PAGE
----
We baby boomers are so much older now!

We love this story from writer Carol Viau of Waynesville, North Carolina — we love it, because any of us, any of you, could have written it. She sums it up with eight simple words: We baby boomers are so much older now!

On a summer walk at Lake Junaluska in western North Carolina, a young family passed me going in the other direction. I overheard the daughter, who looked to be about 9, say to her younger brother, “When you’re 45, you’ll be a lot older than you are now.”

Wow, I thought to myself. How about adding another 20 years to that — and you have millions of Baby Boomers who are now senior citizens.

How can this be? My 50th high school reunion is being planned for next summer. Fifty years? That’s absolutely shocking.

Time is flying by so fast, it’s hard to comprehend. Remember when summer seemed to go on forever? Now, as country star Kenny Chesney sings, “Don’t blink” — all the seasons are sailing by us at time-warp speed.

Carol and Paul Viau … celebrating life together.

Carol and Paul Viau … celebrating life together at age 45, a few years ago.

I posted a few childhood photos taken in the 1950s during “Throw Back Thursday” on Facebook. It made me think about how different it was back then. We couldn’t wait to go outdoors after school — we rode bicycles, climbed trees, and played Davy Crockett and Mickey Mouse Club. We walked to school unescorted by our parents. Think about that— we walked by ourselves and were not driven by parents.

Dinner back then was a family affair. We ate whatever our parents cooked and didn’t complain. The sad part about looking at the old photos is that the childhood pictures are starting to fade.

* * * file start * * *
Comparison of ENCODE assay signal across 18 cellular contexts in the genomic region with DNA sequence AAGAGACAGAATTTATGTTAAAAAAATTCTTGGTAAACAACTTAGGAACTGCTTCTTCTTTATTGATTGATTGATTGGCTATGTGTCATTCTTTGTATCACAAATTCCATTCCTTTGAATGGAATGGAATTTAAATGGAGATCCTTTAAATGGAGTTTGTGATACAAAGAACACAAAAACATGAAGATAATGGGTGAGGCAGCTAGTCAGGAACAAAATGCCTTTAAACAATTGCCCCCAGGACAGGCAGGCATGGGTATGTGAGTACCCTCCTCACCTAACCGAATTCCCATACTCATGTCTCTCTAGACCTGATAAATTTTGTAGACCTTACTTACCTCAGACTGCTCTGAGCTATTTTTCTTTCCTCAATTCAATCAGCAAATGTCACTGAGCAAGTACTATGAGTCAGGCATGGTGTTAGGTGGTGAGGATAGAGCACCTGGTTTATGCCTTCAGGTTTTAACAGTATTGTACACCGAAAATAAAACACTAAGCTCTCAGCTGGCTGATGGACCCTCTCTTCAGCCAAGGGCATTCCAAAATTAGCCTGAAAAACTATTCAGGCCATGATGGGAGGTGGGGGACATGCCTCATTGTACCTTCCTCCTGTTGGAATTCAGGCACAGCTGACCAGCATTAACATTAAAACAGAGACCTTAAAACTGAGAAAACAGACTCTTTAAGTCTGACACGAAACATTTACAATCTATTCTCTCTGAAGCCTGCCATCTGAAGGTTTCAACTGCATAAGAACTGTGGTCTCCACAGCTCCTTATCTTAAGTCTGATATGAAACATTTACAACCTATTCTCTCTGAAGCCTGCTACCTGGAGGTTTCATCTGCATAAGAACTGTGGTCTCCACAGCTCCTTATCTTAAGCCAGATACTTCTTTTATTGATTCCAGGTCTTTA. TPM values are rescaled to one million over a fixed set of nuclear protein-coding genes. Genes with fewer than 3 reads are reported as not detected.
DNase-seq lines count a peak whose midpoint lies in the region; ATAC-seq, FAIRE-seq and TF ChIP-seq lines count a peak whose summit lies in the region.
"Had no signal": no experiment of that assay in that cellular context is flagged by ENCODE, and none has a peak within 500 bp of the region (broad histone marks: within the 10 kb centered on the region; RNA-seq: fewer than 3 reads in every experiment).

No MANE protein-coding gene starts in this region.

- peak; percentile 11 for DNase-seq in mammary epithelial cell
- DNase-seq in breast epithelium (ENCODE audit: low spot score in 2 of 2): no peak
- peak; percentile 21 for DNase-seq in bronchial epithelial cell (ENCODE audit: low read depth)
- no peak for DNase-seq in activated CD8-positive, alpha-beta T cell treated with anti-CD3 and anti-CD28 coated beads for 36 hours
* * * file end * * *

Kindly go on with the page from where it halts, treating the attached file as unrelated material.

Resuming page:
But our memories of the next decade, the tumultuous 1960s, are not fading — they are indelibly etched into our brains. High school was a mix of old-fashioned boys-and-girls-getting-to-know-each-other, which was then complicated by anexplosion of pop culture and music of the “British Invasion.”

Carol in 1968 assisting with the Senatorial campaign of Indiana's Birch Bayh (right).

Carol in 1968 assisting with the Senatorial campaign of Indiana’s Birch Bayh (right).

College was a reawakening of minds, personal freedom, and social activism. We marched to end the Vietnam War and we were certain we were going to change the world. “Must see TV” shows like Ed Sullivan made way for the raucous Laugh-In and the spellbinding lunar landing.

The 1970s and 1980s led us to careers, marriage for some/divorce for some and the birth of children. Enter the 1990s, and we could point to success in our careers or growth of our families— and a Baby Boomer became President of the United States.

The world changed with the dawn of the millennium. The USA was attacked. Parents started to pass away. Boomers became grandparents. We went through a worldwide recession, just as we were thinking about retirement nest eggs and the next stage in life.

Carol and Paul Viau today, vacationing in Hawaii.

Carol and Paul Viau today, vacationing in Hawaii.

Some had to go back to work; some took early retirement. But, we turned 60, and wondered what would be ahead for us. Several of our friends passed away, just short of being able to enjoy the fruits of their labors.

We rejoiced when we got our Medicare cards and couldn’t believe we were on Social Security. After 50 years of working, some, like me, retired. My husband and I have begun to travel in earnest— while we are still physically able to do so.